It was at my new favorite restaurant Jaipur I fell in love with bhindi bhaji.
Of course, I’d had bhindi bhaji before. (Bhindi bhaji is a “dry” curry- a dish without a sauce or gravy; something you’d eat with bread, not rice.) It’s a very popular vegetarian main dish, although it can also be served as a side item.
But the bhindi I’d had before was almost too dry – or else too overcooked and mushy. And although I love spicy food, usually I found the spices used too aggressive, masking instead of enhancing the taste of the okra.
At Jaipur, however, it was different. More stir-fried than dried out, the okra still very slightly crisp instead of mush. And the spices were subtle, allowing the taste of the okra to shine. My partner and I demolished the dish – there were no leftovers. And I came home determined to replicate it.
Note: Bhindi/okra can be found in most grocery stores year-round in the American South. Indian grocery stores also carry an abundant supply of okra throughout the year. Peak season for okra is from May through October – look for it then at farmer’s markets. Choose small, bright green pods without “age spots.” Store in a paper bag in the refrigerator and cook within a few days.
Ingredients for Bhindi Bhaji:
About 1 pound Fresh Okra
1 TBL Vegetable Oil
1/2 tsp Cumin Seeds
1 Medium Onion, diced
1-2 Green Chilis, chopped finely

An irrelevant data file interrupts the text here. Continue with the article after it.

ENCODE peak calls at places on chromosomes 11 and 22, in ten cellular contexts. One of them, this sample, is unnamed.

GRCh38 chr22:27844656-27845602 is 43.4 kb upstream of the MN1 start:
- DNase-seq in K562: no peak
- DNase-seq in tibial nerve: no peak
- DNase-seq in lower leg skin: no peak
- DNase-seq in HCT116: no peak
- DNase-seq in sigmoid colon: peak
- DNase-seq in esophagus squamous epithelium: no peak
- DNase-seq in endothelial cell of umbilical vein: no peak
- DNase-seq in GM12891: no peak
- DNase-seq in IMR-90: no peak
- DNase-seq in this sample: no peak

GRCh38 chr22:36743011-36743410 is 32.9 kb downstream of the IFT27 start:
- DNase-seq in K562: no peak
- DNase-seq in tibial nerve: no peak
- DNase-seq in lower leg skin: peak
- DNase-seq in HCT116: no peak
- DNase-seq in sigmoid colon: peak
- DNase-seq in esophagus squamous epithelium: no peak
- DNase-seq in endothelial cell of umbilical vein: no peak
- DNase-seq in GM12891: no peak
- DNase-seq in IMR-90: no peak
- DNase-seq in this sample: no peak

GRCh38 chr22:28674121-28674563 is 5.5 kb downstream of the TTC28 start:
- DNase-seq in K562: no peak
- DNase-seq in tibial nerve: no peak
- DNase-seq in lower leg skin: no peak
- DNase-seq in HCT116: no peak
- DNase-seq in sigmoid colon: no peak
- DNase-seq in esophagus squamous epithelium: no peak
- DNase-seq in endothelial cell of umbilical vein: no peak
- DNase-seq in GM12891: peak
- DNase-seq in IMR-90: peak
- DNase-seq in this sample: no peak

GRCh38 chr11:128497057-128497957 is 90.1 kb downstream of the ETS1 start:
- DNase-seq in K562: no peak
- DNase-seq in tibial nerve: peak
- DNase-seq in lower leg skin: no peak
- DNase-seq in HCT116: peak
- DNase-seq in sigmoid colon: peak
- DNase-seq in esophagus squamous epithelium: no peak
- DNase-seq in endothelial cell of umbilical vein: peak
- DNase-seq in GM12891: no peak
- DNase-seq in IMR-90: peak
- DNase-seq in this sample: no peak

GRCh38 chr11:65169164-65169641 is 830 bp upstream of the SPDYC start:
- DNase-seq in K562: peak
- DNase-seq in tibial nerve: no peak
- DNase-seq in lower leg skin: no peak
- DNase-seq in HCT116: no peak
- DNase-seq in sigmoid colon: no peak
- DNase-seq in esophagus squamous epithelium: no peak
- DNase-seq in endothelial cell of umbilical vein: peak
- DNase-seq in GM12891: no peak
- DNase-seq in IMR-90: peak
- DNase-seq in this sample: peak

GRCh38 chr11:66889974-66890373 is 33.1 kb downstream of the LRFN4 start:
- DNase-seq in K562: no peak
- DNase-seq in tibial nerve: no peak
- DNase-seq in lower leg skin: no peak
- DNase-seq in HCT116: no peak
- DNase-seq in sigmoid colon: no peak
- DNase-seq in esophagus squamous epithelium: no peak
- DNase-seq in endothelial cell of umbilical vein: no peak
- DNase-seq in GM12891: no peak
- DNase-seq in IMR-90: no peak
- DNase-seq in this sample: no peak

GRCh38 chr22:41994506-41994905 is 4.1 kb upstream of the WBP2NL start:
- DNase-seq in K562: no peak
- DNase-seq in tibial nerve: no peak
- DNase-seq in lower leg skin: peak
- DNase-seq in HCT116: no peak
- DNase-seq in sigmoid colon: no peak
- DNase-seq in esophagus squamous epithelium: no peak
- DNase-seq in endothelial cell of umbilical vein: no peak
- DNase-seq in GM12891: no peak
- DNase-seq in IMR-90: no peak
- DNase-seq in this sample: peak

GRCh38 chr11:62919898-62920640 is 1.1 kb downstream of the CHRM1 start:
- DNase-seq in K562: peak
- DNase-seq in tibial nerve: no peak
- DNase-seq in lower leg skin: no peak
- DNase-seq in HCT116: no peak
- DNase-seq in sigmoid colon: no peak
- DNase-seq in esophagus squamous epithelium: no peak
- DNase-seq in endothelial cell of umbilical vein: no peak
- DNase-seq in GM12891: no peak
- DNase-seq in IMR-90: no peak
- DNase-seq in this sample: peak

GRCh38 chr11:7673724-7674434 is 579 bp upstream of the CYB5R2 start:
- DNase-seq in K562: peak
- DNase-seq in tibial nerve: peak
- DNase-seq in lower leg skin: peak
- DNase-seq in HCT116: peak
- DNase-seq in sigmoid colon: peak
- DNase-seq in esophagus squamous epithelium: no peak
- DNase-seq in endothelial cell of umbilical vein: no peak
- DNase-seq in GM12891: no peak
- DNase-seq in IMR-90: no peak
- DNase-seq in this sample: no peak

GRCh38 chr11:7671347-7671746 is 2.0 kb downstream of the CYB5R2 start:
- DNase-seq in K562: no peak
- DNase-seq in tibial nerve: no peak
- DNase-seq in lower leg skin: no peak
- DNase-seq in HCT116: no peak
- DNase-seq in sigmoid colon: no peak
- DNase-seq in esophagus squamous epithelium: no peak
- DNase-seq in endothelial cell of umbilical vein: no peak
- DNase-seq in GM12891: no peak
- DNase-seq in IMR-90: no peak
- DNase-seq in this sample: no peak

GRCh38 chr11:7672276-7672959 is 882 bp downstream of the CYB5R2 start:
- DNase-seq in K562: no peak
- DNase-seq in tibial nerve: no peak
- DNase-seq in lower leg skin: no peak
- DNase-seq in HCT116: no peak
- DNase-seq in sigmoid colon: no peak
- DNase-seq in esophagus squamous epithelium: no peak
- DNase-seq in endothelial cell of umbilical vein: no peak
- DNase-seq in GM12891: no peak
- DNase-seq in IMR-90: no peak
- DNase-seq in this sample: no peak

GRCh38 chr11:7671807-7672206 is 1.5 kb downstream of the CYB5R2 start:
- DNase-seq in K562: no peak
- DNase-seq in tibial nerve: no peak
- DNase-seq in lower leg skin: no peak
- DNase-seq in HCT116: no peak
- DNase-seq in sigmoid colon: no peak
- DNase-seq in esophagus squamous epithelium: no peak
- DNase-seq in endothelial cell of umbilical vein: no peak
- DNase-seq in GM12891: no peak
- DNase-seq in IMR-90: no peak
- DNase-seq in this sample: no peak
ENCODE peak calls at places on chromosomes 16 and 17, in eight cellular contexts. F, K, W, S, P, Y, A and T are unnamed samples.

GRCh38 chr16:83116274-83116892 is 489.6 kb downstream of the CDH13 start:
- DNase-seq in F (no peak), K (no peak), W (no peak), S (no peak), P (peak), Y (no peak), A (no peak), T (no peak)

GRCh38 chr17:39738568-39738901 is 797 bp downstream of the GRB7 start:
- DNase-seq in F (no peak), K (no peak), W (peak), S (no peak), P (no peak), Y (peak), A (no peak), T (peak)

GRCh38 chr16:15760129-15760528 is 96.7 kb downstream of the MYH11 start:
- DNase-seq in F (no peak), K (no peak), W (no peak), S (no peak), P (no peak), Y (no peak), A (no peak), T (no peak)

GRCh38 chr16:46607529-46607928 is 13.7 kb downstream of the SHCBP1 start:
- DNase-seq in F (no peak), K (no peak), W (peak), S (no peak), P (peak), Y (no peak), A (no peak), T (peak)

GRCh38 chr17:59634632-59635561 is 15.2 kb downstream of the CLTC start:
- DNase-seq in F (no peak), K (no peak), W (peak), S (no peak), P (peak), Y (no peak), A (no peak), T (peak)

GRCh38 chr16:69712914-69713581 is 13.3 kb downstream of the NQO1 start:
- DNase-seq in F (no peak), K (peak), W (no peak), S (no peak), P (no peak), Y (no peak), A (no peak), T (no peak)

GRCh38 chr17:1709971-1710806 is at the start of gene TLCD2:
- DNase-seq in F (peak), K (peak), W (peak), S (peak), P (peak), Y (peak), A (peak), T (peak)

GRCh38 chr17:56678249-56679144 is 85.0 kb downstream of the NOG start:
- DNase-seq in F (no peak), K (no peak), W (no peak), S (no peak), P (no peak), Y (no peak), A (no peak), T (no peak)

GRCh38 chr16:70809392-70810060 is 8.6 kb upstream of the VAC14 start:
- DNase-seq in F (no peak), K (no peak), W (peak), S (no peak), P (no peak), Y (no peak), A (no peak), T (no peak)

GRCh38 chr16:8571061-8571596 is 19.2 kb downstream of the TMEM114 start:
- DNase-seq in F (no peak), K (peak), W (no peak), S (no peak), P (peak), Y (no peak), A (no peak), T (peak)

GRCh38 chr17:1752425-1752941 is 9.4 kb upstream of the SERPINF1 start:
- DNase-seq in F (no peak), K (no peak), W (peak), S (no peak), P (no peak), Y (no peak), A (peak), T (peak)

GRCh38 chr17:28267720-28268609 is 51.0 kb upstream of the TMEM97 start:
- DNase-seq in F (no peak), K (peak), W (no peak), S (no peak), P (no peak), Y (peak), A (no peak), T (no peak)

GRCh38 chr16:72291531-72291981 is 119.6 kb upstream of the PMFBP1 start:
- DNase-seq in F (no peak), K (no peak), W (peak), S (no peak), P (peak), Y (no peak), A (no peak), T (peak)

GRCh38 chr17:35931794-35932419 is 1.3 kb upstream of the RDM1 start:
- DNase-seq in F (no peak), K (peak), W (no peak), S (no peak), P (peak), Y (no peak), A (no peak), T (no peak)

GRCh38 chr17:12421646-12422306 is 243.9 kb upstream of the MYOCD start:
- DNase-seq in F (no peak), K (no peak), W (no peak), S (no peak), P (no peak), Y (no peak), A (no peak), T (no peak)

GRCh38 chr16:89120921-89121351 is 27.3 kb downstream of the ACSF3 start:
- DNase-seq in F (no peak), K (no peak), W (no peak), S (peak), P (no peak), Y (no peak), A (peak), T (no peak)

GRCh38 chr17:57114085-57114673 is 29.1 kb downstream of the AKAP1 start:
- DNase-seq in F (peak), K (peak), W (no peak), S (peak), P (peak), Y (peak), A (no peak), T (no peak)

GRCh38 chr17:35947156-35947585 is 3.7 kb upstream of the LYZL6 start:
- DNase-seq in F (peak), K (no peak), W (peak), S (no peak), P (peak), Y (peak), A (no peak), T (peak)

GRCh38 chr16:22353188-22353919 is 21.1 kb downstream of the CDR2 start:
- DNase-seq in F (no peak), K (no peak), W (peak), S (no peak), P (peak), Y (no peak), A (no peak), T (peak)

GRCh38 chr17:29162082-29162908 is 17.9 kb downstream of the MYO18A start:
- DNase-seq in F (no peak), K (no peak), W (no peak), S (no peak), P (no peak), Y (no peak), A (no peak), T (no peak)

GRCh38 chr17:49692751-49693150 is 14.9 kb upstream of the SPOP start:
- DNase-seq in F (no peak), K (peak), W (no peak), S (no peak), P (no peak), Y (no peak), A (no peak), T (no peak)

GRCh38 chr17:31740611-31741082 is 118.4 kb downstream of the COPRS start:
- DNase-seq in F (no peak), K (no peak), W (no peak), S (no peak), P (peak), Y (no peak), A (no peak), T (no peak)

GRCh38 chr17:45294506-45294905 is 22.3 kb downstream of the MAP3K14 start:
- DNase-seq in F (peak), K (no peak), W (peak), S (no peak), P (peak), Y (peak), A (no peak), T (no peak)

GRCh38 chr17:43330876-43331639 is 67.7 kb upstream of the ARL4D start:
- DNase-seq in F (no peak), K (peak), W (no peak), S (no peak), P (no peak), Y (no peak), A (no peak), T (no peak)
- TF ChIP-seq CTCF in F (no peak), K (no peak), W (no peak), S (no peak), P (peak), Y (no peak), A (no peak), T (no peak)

2 Roma Tomatoes, diced
1 tsp minced or grated Fresh Ginger
1/2 tsp Turmeric
1/2 tsp Red Chili Powder
1 tsp Coriander
1 tsp Sea Salt
1/2 tsp Garam Masala
Chopped Fresh Cilantro, for garnishing
Directions for Bhindi Bhaji:
First, wash the okra. Okra can be slimy if you cut it while it’s wet, so either leave the okra to drain and dry in a colander for several hours, or carefully wipe each pod dry with a dish towel.
This recipe moves fast once you start cooking, so next I like to prep all my ingredients – chop the chilis, tomatoes, onions, and mince or grate the ginger. I then measure and combine the turmeric, chili powder, and coriander.
Chop the okra once it is dry. I like to cut off the tops and tails – although many people leave them on.
And then slice into coins. You should wind up with 2-3 cups sliced okra. Set aside.
Now, it’s time to start cooking! Heat the oil in a large skillet over medium-high heat. Once the oil is hot, add the cumin seeds and let them splutter and brown, 20-30 seconds. Then add the onions and chilis. Cook for about 5 minutes, then add the ginger and cook for another few minutes.
Add tomatoes and the turmeric, chili powder, and coriander. Mix.
Cook until the tomatoes have softened – another 3-4 minutes.
Add the sliced okra and mix well, making sure the okra is evenly coated in the masala mixture. Stir-fry for a minute or two, then reduce heat slightly, cover, and cook until okra is deep/bright green, tender but not soggy – about 6-8 minutes. There’s no need to add water – the okra will release moisture as it cooks. Stir occasionally to keep the okra from sticking to the pan. Add a touch more oil, if needed, to prevent burning.
When okra is almost done, add the salt and garam masala. Stir and cook, uncovered, for another minute or so. (Keep the lid off the pan from this point on, to avoid sogginess.)
Garnish with a large handful of chopped cilantro. Best served with roti and unsweetened yogurt – although I’ve devoured bowls of this plain, without bread!
Looks great! Wonderful pictures.
Looks yummy. Is it possible to use frozen okra instead of fresh?
Hi, Mavis! I’m sure you can use frozen okra – in fact, I’m pretty sure the bhindi masala I had at Bombay Bistro in Austin, TX last week used frozen okra. I would get frozen pre-sliced okra (instead of the frozen whole pods) and thaw first. Let me know how that works out!